Match Review Panel 2018

CHARGES from Thursday and Friday night games will be laid within 24 hours and players launching AFL Tribunal challenges will no longer risk automatic longer bans under sweeping changes to the Match Review Panel to take effect next season.

Long-time MRP member Michael Christian will become the sole match review official under the new system, replacing the panels of former players previously used.

Where the MRP has until now been notionally independent from the AFL, Christian will report directly to AFL football operations manager Steve Hocking.

The AFL has also scrapped the one-match discount previously offered for early pleas, with clubs that elect to challenge MRP decisions now risking a $10,000 cost that will be included in their soft football department cap.

In other key changes:

  • Three low-level offences in a season will no longer result in an automatic one-match suspension, with a fine now applicable for the third offence.
  • Cases referred directly to the Tribunal will attract at least a three-week suspension save for exceptional circumstances.
  • Staging will now attract a fine for a first offence.
  • Automatic loading for players with bad records has been scrapped.
  • Fines for low-level offences will increase from $2000 to $3000 for first offences, $3000 to $5000 for second offences and $5000 to $8000 for third offences.

Hocking said the MRP changes were primarily designed to ensure greater consistency with its decision-making.

"Through the recent 2017 season there was regular public uncertainty on the rationale for key decisions, with only a small number of incidents receiving an explanation or assessed via a full open examination at the AFL Tribunal, " Hocking said.

Christian will relinquish all of his media roles from 2018, but in his new role will regularly be made available to the media to discuss MRP decisions.

Hocking said the heavy focus on Thursday and Friday night matches required the AFL to review those games the following day, which would be done on a trial basis in 2017.

The AFL footy boss said the disincentive to challenge charges at the Tribunal because of the risk of longer suspensions and the impact of bad record loading on players had been among clubs’ chief concerns about the previous system.

Hocking expects more Tribunal challenges under the new system, but believes the $10,000 cost for failed appeals will ensure there will be no repeat of the marathon Tribunal hearings that regularly occurred before the advent of the MRP.

It is also hoped the MRP changes will prompt players to show greater sportsmanship on the field, with Hocking saying some of the lower-level offences that had crept into the AFL in recent years were “a blight on the game”.

I like most of the changes, especially the early plea shenanigans, but everything’s going to get challenged now, clubs aren’t going to give a ■■■■ about a $10k fine if it means maybe getting a good player back on the field.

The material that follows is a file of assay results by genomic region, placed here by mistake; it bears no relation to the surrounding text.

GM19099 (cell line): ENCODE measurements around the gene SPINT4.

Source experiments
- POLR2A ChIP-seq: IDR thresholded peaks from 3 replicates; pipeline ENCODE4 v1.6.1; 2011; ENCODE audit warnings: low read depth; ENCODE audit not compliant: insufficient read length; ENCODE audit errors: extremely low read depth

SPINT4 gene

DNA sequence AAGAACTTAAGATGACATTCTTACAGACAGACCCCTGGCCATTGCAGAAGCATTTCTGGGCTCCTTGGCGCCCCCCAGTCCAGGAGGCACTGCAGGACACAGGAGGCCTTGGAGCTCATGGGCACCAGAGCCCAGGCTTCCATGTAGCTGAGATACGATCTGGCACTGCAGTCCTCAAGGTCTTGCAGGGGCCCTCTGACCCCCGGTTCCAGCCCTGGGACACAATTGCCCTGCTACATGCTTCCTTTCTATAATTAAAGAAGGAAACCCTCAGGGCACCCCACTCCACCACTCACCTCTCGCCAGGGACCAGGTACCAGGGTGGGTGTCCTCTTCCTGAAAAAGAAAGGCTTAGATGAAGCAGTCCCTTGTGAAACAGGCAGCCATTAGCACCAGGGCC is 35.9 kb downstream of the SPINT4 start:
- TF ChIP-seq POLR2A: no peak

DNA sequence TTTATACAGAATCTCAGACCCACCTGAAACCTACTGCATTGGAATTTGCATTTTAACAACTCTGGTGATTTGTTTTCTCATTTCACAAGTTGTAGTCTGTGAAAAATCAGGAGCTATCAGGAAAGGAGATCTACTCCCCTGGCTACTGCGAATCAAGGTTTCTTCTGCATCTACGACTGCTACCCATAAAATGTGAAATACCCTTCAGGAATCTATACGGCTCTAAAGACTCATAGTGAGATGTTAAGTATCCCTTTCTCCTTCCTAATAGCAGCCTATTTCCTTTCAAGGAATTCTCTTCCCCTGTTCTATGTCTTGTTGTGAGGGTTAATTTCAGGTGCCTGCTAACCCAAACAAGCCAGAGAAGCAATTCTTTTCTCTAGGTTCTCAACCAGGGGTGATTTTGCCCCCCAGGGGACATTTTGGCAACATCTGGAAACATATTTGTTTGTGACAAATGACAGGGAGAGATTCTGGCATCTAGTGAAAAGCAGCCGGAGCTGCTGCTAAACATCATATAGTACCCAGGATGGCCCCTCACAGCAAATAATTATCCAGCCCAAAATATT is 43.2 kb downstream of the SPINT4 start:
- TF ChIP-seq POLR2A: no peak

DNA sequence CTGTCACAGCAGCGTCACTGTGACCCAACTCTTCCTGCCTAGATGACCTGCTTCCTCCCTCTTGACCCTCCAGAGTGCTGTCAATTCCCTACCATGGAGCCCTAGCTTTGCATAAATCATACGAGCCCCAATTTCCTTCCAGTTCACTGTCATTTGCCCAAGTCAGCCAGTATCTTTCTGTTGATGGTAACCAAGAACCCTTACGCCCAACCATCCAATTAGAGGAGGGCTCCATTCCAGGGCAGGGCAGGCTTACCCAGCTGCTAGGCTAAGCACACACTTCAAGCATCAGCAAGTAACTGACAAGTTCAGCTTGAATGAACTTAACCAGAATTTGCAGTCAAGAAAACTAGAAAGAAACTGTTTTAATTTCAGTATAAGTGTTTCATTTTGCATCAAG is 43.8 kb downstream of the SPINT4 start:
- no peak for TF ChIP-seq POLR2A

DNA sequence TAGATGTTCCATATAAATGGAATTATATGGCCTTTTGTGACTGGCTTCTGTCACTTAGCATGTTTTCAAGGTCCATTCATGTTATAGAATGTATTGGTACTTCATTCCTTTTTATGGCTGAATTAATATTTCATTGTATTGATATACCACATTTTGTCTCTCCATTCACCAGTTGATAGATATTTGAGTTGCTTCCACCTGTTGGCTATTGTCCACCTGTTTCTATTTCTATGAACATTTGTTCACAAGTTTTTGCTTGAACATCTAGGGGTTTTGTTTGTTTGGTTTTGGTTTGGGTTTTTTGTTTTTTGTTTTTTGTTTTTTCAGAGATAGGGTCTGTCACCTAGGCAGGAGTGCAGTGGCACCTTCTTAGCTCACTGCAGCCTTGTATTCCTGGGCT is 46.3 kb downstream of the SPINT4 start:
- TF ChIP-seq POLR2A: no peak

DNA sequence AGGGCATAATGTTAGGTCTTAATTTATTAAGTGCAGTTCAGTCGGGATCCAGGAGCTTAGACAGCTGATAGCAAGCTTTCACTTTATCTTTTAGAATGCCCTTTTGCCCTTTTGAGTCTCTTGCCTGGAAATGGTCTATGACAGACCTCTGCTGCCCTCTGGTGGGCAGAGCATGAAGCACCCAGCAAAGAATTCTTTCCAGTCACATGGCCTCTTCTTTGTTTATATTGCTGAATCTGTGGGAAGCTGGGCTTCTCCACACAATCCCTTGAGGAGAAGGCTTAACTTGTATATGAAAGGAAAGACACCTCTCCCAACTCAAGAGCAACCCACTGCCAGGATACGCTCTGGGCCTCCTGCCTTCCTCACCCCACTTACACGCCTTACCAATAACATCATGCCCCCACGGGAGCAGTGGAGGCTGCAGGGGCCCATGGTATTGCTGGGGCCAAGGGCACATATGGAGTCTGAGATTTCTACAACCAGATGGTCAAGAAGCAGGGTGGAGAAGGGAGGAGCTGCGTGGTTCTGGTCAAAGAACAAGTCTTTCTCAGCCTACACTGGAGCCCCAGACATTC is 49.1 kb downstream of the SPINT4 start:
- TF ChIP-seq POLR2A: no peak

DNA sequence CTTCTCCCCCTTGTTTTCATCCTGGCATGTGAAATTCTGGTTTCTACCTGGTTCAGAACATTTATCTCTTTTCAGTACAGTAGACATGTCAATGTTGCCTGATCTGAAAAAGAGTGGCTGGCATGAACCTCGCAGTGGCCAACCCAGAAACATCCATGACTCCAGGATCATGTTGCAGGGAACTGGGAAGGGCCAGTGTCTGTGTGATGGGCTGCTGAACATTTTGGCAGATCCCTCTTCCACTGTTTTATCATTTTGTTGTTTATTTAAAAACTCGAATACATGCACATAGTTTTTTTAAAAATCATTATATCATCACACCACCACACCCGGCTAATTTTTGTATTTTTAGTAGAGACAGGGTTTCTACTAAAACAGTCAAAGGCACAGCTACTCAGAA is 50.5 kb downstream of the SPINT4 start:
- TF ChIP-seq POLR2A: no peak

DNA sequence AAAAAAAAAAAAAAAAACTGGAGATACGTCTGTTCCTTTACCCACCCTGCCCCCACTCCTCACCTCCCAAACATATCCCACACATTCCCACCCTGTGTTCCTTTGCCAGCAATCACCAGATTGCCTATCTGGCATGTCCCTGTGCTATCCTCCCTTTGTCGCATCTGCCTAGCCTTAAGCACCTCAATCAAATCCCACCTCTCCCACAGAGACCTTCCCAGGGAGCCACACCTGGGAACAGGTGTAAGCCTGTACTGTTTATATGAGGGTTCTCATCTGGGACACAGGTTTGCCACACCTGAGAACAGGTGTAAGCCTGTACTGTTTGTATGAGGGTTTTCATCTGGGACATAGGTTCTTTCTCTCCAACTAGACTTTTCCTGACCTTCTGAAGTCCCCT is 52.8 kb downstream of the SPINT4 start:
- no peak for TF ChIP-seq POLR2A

Also a bit sus on only having one person review everything. It should be more consistent, but also seems prone to one man’s biases.

But the $10k comes out if the soft football department cap. One disincentive to challenge removed, another erected.

That will in effect make it a $13750 fine for teams at or above the cap. Doesn’t change the calculus much.

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Now they’ve actually got to hand out a first offence.

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i like that the fines are up, but shouldn’t they be aligned with match payments or salary?

imagine a first year player on 60k [+ super ■■■■■] copping an $8k fine. insane.

ps: parentheses dodge the swear filter, (dick).
square brackets do not [■■■■]. here endeth the lesson.

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leroy jetta died for this.

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The AFL need to make some money back from those sexual assault allegations… starting to hit their hip pocket.

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Funny thing is, I reckon it really impacted his confidence for the rest of his career. he was too shitscared to even have a shot at goal after this.

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Does anyone know what the process is for incidents getting looked at? Is it just whatever incidents get highlighted by the media and umpires, or does the MRP watch replays of the games from the normal and behind the goals camera angles? Because if it’s the latter, that seems like a lot of football for one man to watch every weekend.

No matter the rules, AFL will ignore them if they need to save a player from being suspended for a grand final.

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" Staging will now attract a fine for a first offence. "

What do you get for subsequent staging offences ?

Will this apply to players like Joel Selwood for ducking ? It will be interesting how

staging is going to be interpreted .

Selwood is a couragous player who goes hard at the ball. He never ducks*…

*sarcasm

Heath > Steve

I don’t mind the changes too much. They seem to be trying uncomplicate it.

Bloggers are at it already https://themongrelpunt.com/afl/2017/11/22/getting-the-mrp-right

Edit, actually that blogger is ok. Just saw he has a good Joe Daniher post. I’ll be gentle with him/her.

Christian must be receiving a good wage, seeing he’s forced to forego any media - He does breed racehorses which may give him another income.

I’ve always found the argument that deciding based on results rather than intention is against the spirit of the game somewhat questionable. Suffering the consequences of a skill error or bad luck regardless of intention is kind of the defining attribute of sport.

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